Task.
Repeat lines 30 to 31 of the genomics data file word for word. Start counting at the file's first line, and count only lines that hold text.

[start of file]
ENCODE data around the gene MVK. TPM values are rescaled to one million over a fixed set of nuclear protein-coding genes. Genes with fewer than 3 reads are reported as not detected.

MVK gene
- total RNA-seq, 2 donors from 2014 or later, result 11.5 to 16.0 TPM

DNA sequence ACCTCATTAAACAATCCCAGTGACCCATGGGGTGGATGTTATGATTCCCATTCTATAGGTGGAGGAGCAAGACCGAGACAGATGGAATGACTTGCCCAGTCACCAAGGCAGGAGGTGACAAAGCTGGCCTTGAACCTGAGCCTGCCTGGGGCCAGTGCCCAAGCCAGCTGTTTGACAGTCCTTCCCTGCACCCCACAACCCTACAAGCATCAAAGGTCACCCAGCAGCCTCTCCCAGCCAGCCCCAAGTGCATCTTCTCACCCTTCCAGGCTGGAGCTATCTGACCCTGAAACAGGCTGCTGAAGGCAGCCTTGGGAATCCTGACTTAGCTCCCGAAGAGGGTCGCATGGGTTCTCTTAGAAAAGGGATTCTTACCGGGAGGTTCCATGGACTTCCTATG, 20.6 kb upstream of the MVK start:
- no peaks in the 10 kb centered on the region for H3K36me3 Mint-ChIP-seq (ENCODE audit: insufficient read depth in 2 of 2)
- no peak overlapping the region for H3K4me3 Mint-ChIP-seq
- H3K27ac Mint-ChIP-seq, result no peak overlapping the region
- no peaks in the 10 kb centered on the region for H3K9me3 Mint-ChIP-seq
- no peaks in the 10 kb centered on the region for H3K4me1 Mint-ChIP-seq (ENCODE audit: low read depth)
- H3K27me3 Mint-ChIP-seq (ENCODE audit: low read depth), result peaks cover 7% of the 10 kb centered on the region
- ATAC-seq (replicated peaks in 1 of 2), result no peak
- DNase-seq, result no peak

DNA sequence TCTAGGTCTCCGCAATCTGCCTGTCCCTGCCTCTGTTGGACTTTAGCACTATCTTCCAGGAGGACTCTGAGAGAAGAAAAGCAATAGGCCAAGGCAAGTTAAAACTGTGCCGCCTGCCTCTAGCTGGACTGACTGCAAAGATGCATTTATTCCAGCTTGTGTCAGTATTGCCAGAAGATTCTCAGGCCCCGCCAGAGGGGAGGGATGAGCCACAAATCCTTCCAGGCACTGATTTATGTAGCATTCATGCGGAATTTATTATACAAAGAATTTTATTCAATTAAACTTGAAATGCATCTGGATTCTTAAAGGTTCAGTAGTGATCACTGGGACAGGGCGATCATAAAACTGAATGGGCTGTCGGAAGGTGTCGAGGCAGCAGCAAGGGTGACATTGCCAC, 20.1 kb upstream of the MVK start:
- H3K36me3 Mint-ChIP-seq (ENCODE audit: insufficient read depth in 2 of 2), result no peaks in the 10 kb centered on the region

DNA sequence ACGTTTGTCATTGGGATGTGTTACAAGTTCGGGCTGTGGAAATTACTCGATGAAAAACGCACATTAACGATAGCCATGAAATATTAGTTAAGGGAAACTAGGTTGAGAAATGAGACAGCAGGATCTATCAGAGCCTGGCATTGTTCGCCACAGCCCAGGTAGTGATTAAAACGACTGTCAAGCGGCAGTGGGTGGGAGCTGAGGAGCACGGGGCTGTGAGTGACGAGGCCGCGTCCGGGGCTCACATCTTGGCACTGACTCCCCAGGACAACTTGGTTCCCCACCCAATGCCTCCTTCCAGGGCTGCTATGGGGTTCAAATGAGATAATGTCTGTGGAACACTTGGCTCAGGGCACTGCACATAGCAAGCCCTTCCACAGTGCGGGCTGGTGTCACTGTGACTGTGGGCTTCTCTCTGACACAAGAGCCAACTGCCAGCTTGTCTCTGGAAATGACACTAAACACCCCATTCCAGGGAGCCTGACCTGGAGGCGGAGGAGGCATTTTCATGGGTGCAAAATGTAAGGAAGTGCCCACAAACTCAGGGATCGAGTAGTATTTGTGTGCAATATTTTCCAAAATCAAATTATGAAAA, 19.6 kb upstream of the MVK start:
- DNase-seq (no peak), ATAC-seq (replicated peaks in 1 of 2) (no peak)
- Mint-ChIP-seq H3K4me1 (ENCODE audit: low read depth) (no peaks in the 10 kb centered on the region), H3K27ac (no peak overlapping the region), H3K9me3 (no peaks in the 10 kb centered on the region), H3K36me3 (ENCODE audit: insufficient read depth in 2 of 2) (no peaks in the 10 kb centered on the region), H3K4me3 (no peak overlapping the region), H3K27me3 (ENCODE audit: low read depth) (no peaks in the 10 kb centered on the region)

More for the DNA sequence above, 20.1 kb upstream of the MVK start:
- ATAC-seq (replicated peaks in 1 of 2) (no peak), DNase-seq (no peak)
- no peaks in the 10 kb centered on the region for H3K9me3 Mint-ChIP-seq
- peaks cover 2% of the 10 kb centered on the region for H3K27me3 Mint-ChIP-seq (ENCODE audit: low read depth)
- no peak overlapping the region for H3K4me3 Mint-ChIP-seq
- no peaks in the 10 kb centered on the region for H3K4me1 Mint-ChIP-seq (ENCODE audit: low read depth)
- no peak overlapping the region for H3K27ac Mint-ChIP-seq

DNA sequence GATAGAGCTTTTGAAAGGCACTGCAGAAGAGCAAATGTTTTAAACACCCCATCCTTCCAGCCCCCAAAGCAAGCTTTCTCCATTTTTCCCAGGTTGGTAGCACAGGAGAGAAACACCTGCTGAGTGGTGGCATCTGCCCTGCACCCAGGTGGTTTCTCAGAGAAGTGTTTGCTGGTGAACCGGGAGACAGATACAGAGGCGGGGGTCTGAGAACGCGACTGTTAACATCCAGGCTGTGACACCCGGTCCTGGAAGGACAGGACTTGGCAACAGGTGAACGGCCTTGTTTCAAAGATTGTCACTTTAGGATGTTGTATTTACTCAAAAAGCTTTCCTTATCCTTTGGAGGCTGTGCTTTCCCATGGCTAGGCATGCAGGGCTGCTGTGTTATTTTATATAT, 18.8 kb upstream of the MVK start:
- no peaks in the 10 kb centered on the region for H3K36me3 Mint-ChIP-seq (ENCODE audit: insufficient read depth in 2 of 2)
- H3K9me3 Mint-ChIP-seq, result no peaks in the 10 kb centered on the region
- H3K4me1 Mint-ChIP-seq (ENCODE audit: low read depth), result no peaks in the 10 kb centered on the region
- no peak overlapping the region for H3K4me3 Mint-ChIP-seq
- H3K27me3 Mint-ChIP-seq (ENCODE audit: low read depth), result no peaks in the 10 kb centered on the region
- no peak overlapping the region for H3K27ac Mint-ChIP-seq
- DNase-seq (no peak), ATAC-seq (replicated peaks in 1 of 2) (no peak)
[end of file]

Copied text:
- H3K27me3 Mint-ChIP-seq (ENCODE audit: low read depth), result no peaks in the 10 kb centered on the region
- no peak overlapping the region for H3K27ac Mint-ChIP-seq